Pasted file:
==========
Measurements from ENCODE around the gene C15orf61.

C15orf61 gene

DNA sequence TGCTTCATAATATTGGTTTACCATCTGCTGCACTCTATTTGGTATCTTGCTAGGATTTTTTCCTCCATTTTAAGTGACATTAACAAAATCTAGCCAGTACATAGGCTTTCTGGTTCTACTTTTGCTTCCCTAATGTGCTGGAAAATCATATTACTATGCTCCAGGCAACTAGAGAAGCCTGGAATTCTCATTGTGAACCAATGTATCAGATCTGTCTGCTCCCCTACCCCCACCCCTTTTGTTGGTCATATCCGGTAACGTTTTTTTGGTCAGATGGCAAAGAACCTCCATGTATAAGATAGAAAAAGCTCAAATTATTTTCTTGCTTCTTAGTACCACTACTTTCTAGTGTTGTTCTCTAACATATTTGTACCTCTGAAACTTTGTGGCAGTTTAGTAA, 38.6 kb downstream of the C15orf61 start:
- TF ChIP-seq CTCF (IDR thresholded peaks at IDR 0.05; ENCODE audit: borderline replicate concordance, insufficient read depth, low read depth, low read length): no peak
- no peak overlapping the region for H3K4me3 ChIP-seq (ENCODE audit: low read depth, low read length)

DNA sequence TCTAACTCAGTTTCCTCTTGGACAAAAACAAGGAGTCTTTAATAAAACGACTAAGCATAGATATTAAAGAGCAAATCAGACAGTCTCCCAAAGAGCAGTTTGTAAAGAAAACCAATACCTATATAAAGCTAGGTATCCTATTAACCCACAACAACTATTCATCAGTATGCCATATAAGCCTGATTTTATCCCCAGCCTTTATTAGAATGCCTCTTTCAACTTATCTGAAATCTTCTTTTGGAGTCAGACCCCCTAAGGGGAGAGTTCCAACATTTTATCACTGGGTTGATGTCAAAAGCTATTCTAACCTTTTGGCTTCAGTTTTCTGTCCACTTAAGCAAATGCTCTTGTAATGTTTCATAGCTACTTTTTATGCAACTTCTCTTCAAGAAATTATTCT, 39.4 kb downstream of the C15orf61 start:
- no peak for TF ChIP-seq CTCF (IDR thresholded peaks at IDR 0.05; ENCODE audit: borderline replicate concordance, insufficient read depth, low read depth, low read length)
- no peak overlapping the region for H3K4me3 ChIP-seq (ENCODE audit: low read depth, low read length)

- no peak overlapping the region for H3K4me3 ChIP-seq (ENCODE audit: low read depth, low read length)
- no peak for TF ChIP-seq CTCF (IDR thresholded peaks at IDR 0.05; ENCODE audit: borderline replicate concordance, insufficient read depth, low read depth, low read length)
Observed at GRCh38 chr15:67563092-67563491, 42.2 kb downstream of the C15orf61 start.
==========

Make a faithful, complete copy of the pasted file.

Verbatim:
Measurements from ENCODE around the gene C15orf61.

C15orf61 gene

DNA sequence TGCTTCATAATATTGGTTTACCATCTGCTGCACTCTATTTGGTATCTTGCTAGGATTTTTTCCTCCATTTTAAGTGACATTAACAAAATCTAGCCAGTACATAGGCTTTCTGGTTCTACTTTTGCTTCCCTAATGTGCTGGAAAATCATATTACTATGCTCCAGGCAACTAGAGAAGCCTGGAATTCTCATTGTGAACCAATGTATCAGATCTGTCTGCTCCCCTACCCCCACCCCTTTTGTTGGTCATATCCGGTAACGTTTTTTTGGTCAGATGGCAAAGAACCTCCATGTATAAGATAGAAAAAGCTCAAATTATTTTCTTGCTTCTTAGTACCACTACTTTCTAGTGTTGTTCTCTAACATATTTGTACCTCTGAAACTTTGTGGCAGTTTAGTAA, 38.6 kb downstream of the C15orf61 start:
- TF ChIP-seq CTCF (IDR thresholded peaks at IDR 0.05; ENCODE audit: borderline replicate concordance, insufficient read depth, low read depth, low read length): no peak
- no peak overlapping the region for H3K4me3 ChIP-seq (ENCODE audit: low read depth, low read length)

DNA sequence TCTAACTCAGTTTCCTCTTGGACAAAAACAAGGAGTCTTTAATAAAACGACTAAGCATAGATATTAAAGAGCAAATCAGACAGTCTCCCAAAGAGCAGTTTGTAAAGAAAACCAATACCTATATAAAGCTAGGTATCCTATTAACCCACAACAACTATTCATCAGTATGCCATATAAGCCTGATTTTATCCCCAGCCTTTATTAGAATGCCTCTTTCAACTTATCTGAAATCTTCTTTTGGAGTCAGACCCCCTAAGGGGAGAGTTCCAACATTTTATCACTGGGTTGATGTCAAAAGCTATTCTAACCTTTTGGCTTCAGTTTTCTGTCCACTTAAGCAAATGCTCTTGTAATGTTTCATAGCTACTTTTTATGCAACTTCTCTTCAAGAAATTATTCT, 39.4 kb downstream of the C15orf61 start:
- no peak for TF ChIP-seq CTCF (IDR thresholded peaks at IDR 0.05; ENCODE audit: borderline replicate concordance, insufficient read depth, low read depth, low read length)
- no peak overlapping the region for H3K4me3 ChIP-seq (ENCODE audit: low read depth, low read length)

- no peak overlapping the region for H3K4me3 ChIP-seq (ENCODE audit: low read depth, low read length)
- no peak for TF ChIP-seq CTCF (IDR thresholded peaks at IDR 0.05; ENCODE audit: borderline replicate concordance, insufficient read depth, low read depth, low read length)
Observed at GRCh38 chr15:67563092-67563491, 42.2 kb downstream of the C15orf61 start.